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Creating an SSM IAM Role and Configuring an EC2 Instance with AWS Systems Manager via the CLI

Hands-On Lab

 

Photo of Moosa Khalid

Moosa Khalid

AWS Training Architect II

Length

00:45:00

Difficulty

Intermediate

In this hands-on lab, we'll be dissecting the IAM role required by an EC2 instance to be able to communicate with Systems Manager service. We'll first locate the managed AWS policy required for this role and create an EC2 instance via the command line, assigning it the instance profile (container for role assigned). Finally, we'll verify that Systems Manager (SSM) can detect the instance and communicate with it. (Note: This lab is focused on the AWS command line and all technical steps will be shown via the CLI.)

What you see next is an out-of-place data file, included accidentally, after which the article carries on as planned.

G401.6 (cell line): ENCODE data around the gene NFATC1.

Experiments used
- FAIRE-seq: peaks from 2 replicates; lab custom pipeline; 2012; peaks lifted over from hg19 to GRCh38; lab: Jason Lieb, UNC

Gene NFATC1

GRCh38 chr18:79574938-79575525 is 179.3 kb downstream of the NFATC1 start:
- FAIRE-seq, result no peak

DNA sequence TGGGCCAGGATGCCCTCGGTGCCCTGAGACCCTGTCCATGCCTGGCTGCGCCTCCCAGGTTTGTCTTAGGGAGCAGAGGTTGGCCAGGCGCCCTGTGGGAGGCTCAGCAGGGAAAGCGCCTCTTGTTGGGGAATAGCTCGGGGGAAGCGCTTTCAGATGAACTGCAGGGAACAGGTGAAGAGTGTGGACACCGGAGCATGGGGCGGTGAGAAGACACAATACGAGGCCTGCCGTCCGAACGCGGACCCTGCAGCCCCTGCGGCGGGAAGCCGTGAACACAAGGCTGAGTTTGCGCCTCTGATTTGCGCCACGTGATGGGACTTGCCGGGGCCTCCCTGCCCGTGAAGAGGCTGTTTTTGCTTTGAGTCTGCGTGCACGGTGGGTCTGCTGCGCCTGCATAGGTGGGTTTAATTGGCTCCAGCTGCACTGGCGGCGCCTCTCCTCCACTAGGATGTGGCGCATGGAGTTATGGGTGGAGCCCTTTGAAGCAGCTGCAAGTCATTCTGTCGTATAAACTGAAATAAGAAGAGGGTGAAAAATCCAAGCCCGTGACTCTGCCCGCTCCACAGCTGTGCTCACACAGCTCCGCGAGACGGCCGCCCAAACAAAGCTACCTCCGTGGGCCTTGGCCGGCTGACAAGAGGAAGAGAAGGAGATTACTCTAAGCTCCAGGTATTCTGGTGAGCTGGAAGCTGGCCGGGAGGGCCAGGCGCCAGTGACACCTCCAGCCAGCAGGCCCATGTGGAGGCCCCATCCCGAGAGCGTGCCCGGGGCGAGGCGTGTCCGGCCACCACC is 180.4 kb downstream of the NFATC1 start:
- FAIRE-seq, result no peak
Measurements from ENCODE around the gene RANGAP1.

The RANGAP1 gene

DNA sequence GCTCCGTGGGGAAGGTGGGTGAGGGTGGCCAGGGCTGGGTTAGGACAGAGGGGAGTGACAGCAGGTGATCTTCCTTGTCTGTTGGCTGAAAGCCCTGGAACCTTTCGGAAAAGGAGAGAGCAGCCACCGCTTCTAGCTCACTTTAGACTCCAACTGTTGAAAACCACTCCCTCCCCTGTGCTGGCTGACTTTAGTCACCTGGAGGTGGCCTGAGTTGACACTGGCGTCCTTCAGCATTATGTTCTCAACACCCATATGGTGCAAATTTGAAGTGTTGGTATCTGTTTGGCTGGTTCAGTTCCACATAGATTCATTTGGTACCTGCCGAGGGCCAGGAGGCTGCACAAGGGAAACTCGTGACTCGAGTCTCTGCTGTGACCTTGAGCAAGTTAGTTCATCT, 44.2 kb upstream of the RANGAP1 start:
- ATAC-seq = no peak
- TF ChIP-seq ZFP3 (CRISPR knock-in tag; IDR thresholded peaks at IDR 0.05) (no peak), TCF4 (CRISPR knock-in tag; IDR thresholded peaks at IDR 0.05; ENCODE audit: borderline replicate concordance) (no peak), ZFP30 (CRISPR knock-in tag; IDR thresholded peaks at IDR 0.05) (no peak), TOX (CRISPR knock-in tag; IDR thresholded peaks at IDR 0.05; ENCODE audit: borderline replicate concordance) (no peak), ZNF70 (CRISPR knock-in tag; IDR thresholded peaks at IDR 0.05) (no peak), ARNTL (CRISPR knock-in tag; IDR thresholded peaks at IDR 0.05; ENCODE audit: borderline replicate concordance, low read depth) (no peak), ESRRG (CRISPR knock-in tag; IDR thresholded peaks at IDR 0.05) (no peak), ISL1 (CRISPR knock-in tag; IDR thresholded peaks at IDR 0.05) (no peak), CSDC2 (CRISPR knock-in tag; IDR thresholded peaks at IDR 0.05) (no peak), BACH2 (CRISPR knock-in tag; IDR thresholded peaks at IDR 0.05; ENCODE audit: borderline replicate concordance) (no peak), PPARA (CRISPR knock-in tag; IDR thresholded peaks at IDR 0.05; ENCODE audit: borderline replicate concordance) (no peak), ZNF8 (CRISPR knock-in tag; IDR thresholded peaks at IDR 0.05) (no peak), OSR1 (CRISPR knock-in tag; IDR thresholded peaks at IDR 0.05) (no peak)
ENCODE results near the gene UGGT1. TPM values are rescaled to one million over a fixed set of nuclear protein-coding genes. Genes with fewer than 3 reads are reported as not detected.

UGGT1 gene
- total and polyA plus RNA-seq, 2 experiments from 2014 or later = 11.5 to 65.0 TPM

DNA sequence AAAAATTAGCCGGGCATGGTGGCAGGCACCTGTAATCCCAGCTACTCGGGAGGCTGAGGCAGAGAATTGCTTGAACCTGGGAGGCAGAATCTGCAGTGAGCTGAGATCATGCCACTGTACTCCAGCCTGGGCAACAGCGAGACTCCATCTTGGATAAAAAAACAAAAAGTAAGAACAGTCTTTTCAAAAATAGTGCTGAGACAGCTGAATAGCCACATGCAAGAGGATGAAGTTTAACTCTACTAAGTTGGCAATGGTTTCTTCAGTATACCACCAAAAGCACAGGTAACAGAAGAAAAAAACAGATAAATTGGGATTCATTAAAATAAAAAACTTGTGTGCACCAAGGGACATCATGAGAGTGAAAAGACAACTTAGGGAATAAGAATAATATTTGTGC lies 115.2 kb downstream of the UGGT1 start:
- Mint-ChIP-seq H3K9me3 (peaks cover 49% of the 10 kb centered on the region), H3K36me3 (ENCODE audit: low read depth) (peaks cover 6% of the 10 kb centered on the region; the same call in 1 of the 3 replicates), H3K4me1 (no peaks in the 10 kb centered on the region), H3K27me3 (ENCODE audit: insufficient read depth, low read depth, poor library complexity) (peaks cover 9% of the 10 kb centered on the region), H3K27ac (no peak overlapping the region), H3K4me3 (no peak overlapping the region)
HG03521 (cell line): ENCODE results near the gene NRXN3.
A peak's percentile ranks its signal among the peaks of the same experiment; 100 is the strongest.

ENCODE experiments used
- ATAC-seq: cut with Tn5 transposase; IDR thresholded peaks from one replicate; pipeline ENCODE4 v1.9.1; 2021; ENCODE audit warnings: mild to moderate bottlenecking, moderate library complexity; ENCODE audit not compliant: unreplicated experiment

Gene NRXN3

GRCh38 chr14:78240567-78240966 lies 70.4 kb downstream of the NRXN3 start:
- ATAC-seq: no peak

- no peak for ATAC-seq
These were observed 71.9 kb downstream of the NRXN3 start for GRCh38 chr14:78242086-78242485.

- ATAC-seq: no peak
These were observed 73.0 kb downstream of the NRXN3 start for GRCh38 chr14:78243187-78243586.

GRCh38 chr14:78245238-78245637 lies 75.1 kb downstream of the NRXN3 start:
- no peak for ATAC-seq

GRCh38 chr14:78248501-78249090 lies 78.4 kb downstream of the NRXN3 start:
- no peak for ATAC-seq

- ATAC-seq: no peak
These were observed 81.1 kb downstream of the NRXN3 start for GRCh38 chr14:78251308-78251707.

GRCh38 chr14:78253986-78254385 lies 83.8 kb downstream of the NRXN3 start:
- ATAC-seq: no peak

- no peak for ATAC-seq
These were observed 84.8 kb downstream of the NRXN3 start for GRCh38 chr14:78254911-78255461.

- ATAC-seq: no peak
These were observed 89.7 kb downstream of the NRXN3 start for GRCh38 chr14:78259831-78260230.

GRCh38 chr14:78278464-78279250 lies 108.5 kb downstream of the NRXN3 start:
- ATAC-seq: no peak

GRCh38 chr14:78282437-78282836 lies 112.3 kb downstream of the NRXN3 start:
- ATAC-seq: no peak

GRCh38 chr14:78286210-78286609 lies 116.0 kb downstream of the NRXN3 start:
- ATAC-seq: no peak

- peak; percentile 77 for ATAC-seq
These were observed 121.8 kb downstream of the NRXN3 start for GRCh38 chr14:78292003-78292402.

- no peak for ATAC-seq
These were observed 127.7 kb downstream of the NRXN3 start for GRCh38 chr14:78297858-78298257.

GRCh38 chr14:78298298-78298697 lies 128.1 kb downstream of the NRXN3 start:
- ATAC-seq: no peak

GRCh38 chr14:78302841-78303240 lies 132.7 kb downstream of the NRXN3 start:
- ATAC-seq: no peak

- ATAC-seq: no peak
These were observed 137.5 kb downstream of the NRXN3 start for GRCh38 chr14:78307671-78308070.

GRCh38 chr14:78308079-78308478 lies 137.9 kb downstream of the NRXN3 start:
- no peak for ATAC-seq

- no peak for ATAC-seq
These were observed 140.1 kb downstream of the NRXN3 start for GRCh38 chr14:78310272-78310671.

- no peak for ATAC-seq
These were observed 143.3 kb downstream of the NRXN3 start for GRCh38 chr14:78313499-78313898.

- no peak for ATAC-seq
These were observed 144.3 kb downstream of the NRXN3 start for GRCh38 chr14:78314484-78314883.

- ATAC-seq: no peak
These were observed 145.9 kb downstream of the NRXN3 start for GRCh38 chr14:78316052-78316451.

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Creating an SSM IAM Role and Configuring an EC2 Instance with AWS Systems Manager via the CLI

Introduction

In this hands-on lab, we'll be dissecting the IAM role required by an EC2 instance to be able to communicate with Systems Manager service. We'll first locate the managed AWS policy required for this role and create an EC2 instance via the command line, assigning it the instance profile (container for role assigned). Finally, we'll verify that Systems Manager (SSM) can detect the instance and communicate with it. (Note: This lab is focused on the AWS command line and all technical steps will be shown via the CLI.)

Solution

Open a terminal session and log in to the provided cloud server via SSH using the credentials listed on the lab page:

ssh cloud_user@<PUBLIC_IP>

Get the ARN of SSM Policy for IAM Role AmazonEC2RoleforSSM

  1. Note the policy Arn and DefaultVersionId in the output from the following command:

    aws iam list-policies --scope AWS --query "Policies[?PolicyName == 'AmazonEC2RoleforSSM']"
  2. Optionally, you may also use the following command in addition to the value of DefaultVersionId from the above command to look at the JSON document of the policy in question via the CLI: